Edwards Audio IA1 Integrated Amplifier

hfncommendedThe high-value Edwards Audio range from Talk Electronics now includes no fewer than four integrated amps, the IA1 also equipped with motorised volume and remote control

While there is a drive to bring (hi-fi) manufacturing back home to Blighty, some brands never left. One such stalwart is Edwards Audio, a sub-brand of the longstanding Talk Electronics range of full-width components. The Edwards Audio IA1 integrated amplifier on these pages is handmade in the UK – yes, designed, engineered and assembled here – and yet costs just £430. Still not convinced? Well, you can have a simpler version of the same amp, shorn of remote control, for £60 less, and you can even buy both versions in red, white or blue – but not all three at once – as part of a range of six acrylic colours in which Edwards Audio offers its full stable of products.

If the Edwards name rings bells for those with long hi-fi memories, then that's because the company takes its inspiration from founder and owner Kevin Edwards. The man, and brand, has never been afraid to tackle the establishment, whether challenging the legendary QED 79-Strand speaker cable with his original Cable Talk wiring, going after the likes of Arcam and Audiolab with those Talk Electronics amplifiers, or taking the fight to Rega and Pro-Ject with the current lineup of no fewer than seven turntables. The latter range starts with the Prodigy model at £300, complete with cartridge, and goes all the way up to the TT6 SC at £1800.

One Of Many
The full Edwards empire follows the same path, as is clear from the entry-level version of the amp tested here: the £350 Apprentice IA is the start of a five-strong amplifier range running up to the £1250 IA6, plus the C6 preamp and P6 power amps, at £750 apiece. There are three standalone MM phono stages, starting with the £100 Apprentice MM, a trio of MC models beginning at £180 for the MC1, a choice of two offboard speed controllers for the turntables, and even a headphone amplifier, the £180 HA1.


One pair of power transistors (per channel) are bolted between the IA1's small internal heatsinks [centre], all fed from a beefy linear PSU [top/right]. Daughter PCB [lower right] handles inputs and MM phono

If the HFN abacus isn't letting me down, that's something like 23 models from what is ostensibly one of the UK's smaller hi-fi companies – and that, by any standards, is going some. There are sensible production economies – for example, the entry-level amplifiers share a back panel with the pricier IA4 model, but with unused inputs blanked off. There are also bays for future add-on modules, including a USB DAC, to expand the functionality.

The IA1 amplifier isn't alone at or around its price point, with the likes of the £420 Rega io and Pro-Ject's £539 MaiA S3 being in the same 'compact, frill-free and affordable' arena, but Edwards Audio's amp has a charm of its own. For a start it's very compact, at just 22cm wide, just a little deeper and 7cm tall, and looks attractive whether you go for a sober or colourful choice – both the red and white versions have a definite visual appeal, their striking casework offset with black controls.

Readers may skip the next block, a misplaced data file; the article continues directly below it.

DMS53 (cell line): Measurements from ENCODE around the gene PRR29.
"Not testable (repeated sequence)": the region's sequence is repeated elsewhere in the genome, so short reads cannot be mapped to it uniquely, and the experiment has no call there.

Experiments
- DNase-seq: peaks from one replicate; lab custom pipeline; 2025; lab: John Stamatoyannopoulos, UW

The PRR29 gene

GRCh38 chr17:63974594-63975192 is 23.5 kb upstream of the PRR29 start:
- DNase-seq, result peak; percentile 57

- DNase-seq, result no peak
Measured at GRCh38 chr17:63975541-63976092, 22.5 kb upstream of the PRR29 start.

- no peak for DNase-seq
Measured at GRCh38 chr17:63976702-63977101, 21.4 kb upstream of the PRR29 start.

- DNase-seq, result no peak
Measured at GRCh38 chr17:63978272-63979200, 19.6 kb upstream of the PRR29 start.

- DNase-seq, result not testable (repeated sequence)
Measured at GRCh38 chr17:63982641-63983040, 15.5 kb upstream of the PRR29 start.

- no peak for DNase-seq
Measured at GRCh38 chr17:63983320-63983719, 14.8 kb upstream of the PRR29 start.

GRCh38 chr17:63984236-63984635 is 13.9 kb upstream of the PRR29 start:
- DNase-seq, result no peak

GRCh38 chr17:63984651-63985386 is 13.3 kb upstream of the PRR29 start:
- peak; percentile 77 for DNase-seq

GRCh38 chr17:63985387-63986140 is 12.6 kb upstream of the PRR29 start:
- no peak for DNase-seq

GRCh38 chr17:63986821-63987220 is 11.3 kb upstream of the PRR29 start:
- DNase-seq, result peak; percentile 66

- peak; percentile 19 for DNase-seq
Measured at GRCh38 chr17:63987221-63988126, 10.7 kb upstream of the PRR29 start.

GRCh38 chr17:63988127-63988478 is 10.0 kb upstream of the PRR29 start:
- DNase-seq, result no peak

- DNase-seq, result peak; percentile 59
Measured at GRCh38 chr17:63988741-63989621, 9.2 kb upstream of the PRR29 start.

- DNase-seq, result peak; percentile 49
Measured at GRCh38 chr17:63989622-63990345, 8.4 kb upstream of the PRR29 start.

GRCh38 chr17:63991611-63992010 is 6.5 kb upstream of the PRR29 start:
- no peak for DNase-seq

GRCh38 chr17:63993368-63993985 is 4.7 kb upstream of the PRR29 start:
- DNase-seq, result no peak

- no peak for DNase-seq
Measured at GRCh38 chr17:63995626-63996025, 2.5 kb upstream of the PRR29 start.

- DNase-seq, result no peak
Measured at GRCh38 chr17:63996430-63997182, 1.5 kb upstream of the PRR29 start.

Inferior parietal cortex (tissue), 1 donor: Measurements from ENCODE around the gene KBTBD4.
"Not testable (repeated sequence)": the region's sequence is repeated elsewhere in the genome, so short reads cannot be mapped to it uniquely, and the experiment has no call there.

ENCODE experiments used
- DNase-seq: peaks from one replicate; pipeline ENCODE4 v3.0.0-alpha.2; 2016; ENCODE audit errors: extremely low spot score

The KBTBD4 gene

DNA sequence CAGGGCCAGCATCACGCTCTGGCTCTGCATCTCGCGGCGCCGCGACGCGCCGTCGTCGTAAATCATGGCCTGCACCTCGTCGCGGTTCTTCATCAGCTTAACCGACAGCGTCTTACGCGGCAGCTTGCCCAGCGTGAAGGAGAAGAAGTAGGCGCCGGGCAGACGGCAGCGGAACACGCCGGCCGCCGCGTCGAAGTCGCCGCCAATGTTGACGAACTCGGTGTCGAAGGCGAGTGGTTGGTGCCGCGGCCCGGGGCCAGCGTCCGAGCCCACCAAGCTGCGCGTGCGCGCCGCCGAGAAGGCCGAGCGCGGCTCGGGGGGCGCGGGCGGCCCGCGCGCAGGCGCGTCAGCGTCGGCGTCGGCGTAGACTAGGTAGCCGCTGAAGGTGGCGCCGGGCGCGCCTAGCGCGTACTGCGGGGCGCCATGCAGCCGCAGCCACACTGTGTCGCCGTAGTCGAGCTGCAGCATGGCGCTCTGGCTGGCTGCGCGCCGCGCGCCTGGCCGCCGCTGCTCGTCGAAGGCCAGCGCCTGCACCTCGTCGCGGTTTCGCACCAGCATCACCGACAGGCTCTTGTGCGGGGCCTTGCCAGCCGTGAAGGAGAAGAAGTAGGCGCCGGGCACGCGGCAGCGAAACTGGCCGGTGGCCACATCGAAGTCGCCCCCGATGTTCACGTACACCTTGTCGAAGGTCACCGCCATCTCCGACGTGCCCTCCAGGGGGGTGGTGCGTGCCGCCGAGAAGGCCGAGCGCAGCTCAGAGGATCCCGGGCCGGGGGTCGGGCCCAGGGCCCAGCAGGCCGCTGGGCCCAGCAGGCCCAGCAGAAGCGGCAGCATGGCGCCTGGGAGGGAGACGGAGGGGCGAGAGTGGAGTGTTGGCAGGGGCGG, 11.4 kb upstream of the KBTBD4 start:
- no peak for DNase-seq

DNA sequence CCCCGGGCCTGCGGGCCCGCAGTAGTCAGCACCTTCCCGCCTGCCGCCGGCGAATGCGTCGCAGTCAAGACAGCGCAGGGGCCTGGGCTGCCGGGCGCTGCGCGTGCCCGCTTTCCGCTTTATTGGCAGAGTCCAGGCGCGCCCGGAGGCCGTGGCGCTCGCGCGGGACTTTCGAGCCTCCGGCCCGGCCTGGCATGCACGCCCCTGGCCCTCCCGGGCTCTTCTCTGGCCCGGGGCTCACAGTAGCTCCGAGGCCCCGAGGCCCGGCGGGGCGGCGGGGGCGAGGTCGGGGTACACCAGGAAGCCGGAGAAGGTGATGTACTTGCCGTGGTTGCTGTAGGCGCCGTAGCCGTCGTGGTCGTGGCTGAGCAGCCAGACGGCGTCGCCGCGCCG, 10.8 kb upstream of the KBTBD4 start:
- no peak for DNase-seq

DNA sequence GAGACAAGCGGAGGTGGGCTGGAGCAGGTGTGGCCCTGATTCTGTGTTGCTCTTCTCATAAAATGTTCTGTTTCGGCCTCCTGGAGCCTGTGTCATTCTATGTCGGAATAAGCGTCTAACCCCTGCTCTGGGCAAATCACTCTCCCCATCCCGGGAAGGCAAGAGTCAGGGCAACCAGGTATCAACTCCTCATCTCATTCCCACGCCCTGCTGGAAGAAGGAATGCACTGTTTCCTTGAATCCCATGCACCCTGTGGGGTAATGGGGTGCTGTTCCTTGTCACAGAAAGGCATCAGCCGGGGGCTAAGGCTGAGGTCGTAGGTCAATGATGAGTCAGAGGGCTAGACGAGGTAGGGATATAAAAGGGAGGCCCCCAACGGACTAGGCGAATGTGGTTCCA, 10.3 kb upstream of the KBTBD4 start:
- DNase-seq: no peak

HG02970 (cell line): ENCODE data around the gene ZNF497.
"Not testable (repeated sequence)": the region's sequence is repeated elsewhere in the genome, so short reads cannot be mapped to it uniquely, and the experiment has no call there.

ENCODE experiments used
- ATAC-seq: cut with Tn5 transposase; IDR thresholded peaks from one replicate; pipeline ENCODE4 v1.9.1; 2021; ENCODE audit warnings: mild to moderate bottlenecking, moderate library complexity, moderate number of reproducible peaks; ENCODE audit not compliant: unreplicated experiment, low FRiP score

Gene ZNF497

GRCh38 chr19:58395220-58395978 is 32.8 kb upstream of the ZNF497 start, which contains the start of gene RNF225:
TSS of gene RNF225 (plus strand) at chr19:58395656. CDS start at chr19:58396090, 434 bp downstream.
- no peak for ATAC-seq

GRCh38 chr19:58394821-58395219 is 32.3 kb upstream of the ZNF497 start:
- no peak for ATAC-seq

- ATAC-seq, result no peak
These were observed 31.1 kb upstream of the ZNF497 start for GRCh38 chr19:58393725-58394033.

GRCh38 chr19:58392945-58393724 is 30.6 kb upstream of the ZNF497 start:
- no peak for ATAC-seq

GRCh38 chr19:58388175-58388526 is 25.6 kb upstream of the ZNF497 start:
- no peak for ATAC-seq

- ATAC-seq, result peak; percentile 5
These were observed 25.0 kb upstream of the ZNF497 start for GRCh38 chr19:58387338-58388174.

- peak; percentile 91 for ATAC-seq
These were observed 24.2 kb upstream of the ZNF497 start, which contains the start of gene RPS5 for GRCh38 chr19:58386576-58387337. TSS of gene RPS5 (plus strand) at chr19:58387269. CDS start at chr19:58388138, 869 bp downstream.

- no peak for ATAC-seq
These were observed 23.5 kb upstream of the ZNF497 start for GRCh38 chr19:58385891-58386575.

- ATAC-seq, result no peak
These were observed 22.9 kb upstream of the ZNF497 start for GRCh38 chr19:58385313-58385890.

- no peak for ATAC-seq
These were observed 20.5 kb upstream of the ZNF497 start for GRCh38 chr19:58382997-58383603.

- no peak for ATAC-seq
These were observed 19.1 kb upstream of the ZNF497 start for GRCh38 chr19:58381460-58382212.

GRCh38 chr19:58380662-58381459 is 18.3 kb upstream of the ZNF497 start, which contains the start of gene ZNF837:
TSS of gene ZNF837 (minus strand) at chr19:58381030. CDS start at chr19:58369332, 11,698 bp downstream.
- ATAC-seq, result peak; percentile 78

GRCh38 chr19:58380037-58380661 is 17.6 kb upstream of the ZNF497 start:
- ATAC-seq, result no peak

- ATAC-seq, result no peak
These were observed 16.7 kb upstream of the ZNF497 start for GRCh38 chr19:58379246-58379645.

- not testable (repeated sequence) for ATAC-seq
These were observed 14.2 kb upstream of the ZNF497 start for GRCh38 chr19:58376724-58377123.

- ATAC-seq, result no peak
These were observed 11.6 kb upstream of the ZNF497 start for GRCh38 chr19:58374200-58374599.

Back To Basics
What's more, in the manner of a stripped-down sports car or bike, it's instantly apparent what does what and how to use the amplifier. There's a real sense of back-to-basics purity here, with rotary input and volume controls on the front panel, the latter motorised in this IA1 version for remote control. There's also a 3.5mm line input and a full-size 6.35mm headphone socket. The central 'E' logo lights blue when the amplifier is powered up via a push-button on the rear panel, and turns red when muting is engaged via the remote handset.

That's about all you need to know, beyond the fact that plugging in a pair of headphones will mute the speaker outputs, these offered on 4mm 'banana' sockets rather than the more traditional binding post/socket combination. Inputs to the rear accommodate MM phono and two line sources, the second of which is shared with that front-panel 3.5mm socket, and there are blanks for both optional preamp outputs and the anticipated digital module.

As mentioned, the casework here is acrylic over a metal chassis, but there's nothing 'plasticky' about the build. Edwards Audio has got the measure of working with a material used extensively across its range, and the amplifier feels solidly constructed, this also being borne out by the neat, logical construction within.

sqnote Little And Large
The IA1's performance lives up to all that promise, being both quietly confident and surprisingly gutsy – at least provided you don't ask too much of what is, after all, a relatively modest 30W-rated design. As PM's Lab Report reveals, its measured output falls a little shy of that figure, but the IA1 fights back with a generous power supply that lends it more than a little dynamic capability.

Talk Electronics Ltd
Wilts, UK
Supplied by: Talk Electronics Ltd
01344 844 204